Brett kavanaugh
Credit: C-SPAN/Screengrab

The sudden announcement of Supreme Court Justice Anthony Kennedy’s retirement was the moment the baleful consequences of Donald Trump’s election were made fully manifest. Until then, the worst damage the president could do was to stall progress on urgent matters like climate change, damage the lives of a few thousand migrant families and DACA recipients, botch the response to Hurricane Maria and pass some reversible corporate tax cuts. That’s not nothing, but it still pales in comparison to the catastrophic invasion of Iraq.

But much like the Iraq war, replacing Justice Kennedy with an arch-right Federalist Society conservative will have damaging consequences for the country for decades to come.

We know, of course, the story behind Mitch McConnell’s breathtaking perfidy in breaking the Senate confirmation process denying a hearing for Obama’s pick for the Court to replace the late Antonin Scalia for nearly a year, betting on the outside chance of a Republican presidential victory. Due to what is now known as the McConnell Rule, it seems likely that no president in the future will be able to push through a Supreme Court appointment without his or her party also holding the Senate.

But the details of Kennedy’s retirement and Trump’s pick of a successor are also starting to come into focus. The circumstances were a little strange: after a career of often moderate if poorly reasoned jurisprudence, Kennedy tacked hard right in his final decisions and then abruptly quit. Much has been made of Justice Kennedy’s son being the point person at Deutsche Bank in lending Trump millions of dollars he could not easily get elsewhere–and though this is likely happenstance, the possibility of a connection cannot be discounted.

More importantly and less far-fetched, Trump had been pressuring Kennedy to resign for some time. The motivations of longtime conservative activists on this front are obvious, of course, but it has been less clear why Trump himself should care so badly. After all, the president’s most effective insurance against a revolt from his own party is the fact that he holds the power to nominate justices. Why rush it?

What’s more interesting is that Trump had apparently had his sights on appeals court judge Brett Kavanaugh from the beginning. A Senate Judiciary Committee questionnaire reveals that Kavanaugh received a call from the White House mere hours after Kennedy’s announcement, and Kavanaugh clearly had the inside track throughout the process.

By now we know enough about how Donald Trump operates to strongly suspect that such single-minded focus has strings attached. Trump is famous for demanding personal loyalty from all around, and we know that the Mueller probe torments his thoughts at all times. There can be no doubt that he views the key qualifications for a Supreme Court nominee the same way he views them for every other government employee he hires: absolute loyalty to himself and a willingness to protect him and enact his agenda.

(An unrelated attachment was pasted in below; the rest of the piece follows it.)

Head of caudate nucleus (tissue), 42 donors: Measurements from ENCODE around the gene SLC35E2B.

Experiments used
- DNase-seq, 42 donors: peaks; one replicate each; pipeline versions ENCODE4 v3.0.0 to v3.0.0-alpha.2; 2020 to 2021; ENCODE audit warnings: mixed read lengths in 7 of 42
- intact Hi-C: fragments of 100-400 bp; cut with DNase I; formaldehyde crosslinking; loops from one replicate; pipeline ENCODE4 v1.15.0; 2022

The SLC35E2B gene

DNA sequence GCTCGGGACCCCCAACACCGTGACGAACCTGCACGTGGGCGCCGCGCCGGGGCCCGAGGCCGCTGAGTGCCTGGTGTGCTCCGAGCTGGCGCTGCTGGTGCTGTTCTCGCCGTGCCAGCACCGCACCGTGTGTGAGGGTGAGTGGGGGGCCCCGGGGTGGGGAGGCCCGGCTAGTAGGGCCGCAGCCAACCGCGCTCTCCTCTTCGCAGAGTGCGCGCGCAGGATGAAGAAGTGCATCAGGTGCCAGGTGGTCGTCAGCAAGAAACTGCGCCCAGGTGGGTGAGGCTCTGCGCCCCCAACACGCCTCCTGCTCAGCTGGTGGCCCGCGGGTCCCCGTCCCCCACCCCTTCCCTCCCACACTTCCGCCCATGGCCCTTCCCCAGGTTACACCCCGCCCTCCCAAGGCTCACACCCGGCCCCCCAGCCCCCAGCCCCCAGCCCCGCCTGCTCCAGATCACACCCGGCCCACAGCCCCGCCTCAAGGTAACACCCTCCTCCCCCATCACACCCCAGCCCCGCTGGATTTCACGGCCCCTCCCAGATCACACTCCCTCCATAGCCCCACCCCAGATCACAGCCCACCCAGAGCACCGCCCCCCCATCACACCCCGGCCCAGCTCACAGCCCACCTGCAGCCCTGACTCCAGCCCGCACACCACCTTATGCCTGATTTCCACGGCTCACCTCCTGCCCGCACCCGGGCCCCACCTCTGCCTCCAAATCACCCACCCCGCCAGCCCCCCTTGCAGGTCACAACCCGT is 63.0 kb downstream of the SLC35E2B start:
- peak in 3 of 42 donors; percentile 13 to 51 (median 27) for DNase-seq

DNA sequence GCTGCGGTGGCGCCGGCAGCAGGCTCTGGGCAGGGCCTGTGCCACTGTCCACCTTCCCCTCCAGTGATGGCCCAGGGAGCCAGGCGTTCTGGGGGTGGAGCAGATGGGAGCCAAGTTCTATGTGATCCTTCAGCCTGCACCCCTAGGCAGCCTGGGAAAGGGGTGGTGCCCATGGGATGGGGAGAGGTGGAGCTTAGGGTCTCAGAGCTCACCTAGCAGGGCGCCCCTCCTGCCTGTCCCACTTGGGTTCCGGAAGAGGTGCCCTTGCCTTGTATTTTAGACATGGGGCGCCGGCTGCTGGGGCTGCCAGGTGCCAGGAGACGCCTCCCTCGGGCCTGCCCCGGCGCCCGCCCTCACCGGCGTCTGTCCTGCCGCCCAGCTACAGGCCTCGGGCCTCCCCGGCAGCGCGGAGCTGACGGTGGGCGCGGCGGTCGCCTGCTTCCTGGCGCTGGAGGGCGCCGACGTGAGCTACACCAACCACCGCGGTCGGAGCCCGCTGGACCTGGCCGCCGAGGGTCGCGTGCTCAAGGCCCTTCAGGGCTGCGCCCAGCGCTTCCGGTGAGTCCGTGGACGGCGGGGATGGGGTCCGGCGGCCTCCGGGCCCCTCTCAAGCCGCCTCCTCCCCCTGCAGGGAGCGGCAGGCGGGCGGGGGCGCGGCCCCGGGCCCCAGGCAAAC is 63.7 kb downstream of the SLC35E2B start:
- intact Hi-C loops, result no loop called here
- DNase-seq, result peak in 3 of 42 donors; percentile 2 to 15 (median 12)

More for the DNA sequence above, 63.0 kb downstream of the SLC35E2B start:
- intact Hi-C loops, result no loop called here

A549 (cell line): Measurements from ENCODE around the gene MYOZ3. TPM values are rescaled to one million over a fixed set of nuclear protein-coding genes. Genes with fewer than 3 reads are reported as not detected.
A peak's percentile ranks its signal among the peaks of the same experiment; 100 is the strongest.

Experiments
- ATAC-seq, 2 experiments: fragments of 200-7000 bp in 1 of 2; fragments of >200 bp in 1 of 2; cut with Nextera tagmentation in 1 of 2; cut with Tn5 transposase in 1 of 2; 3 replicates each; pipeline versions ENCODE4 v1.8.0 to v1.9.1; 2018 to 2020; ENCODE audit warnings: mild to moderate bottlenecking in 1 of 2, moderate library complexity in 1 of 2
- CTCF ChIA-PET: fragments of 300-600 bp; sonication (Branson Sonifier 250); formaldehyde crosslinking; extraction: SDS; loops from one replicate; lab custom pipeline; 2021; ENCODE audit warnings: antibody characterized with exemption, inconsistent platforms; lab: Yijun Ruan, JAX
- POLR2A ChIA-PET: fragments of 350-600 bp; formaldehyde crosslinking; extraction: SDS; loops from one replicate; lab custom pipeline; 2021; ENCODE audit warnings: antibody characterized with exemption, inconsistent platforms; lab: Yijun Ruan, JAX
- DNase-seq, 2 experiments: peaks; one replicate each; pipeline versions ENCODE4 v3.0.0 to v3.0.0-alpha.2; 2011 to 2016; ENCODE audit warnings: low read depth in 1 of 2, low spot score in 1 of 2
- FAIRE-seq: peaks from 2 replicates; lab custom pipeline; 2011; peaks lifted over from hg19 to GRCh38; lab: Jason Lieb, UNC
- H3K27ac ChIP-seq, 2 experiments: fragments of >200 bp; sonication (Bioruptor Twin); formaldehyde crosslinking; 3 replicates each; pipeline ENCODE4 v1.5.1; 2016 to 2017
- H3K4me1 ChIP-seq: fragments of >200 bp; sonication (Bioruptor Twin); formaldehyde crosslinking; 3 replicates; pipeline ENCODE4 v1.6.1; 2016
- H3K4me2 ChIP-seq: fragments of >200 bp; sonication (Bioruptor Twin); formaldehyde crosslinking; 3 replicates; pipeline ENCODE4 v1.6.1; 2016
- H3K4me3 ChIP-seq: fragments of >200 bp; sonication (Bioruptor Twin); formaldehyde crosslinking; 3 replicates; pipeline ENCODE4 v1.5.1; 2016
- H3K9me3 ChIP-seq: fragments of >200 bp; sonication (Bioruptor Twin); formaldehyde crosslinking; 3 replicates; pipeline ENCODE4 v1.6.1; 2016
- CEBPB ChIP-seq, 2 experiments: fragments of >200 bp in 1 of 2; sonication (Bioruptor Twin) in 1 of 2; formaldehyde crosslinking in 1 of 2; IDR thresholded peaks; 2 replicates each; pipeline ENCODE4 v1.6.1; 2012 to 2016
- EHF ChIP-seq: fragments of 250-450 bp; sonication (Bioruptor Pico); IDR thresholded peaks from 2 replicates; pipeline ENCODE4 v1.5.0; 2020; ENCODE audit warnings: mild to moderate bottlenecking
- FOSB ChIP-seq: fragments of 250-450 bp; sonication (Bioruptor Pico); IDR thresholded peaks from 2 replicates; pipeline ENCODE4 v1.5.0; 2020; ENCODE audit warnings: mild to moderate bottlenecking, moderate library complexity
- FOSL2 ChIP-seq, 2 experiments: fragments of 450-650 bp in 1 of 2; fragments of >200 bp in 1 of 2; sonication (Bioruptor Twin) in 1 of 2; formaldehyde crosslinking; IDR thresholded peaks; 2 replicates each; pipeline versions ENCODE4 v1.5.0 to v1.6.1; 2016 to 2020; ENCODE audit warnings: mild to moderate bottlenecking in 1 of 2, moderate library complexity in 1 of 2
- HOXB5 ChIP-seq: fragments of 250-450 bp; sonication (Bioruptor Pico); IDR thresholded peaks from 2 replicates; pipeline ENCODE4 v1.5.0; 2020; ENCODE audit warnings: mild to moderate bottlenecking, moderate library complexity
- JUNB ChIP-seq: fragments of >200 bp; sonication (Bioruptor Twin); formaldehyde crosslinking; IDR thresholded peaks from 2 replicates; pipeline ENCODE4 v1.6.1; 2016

Which leads us to today’s not-so-shocking revelation about Kavanaugh’s opinions on executive power and the ability of special counsels to hold them accountable for crimes:

Supreme Court nominee Brett Kavanaugh suggested several years ago that the unanimous high court ruling in 1974 that forced President Richard Nixon to turn over the Watergate tapes, leading to the end of his presidency, may have been wrongly decided.

Kavanaugh was taking part in a roundtable discussion with other lawyers when he said at three different points that the decision in U.S. v. Nixon, which marked limits on a president’s ability to withhold information needed for a criminal prosecution, may have come out the wrong way…

“But maybe Nixon was wrongly decided — heresy though it is to say so. Nixon took away the power of the president to control information in the executive branch by holding that the courts had power and jurisdiction to order the president to disclose information in response to a subpoena sought by a subordinate executive branch official. That was a huge step with implications to this day that most people do not appreciate sufficiently…Maybe the tension of the time led to an erroneous decision,” Kavanaugh said in a transcript of the discussion that was published in the January-February 1999 issue of the Washington Lawyer.

Needless to say, Kavanaugh’s opinions on the inviolability of executive power even to cover up its own criminal acts are well outside the mainstream of even conservative legal thought.

Can there be any doubt that this fact was highly influential in causing Trump to settle on him so early?

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Follow David on Twitter @DavidOAtkins. David Atkins is a writer, activist and research professional living in Santa Barbara. He is a contributor to the Washington Monthly's Political Animal and president of The Pollux Group, a qualitative research firm.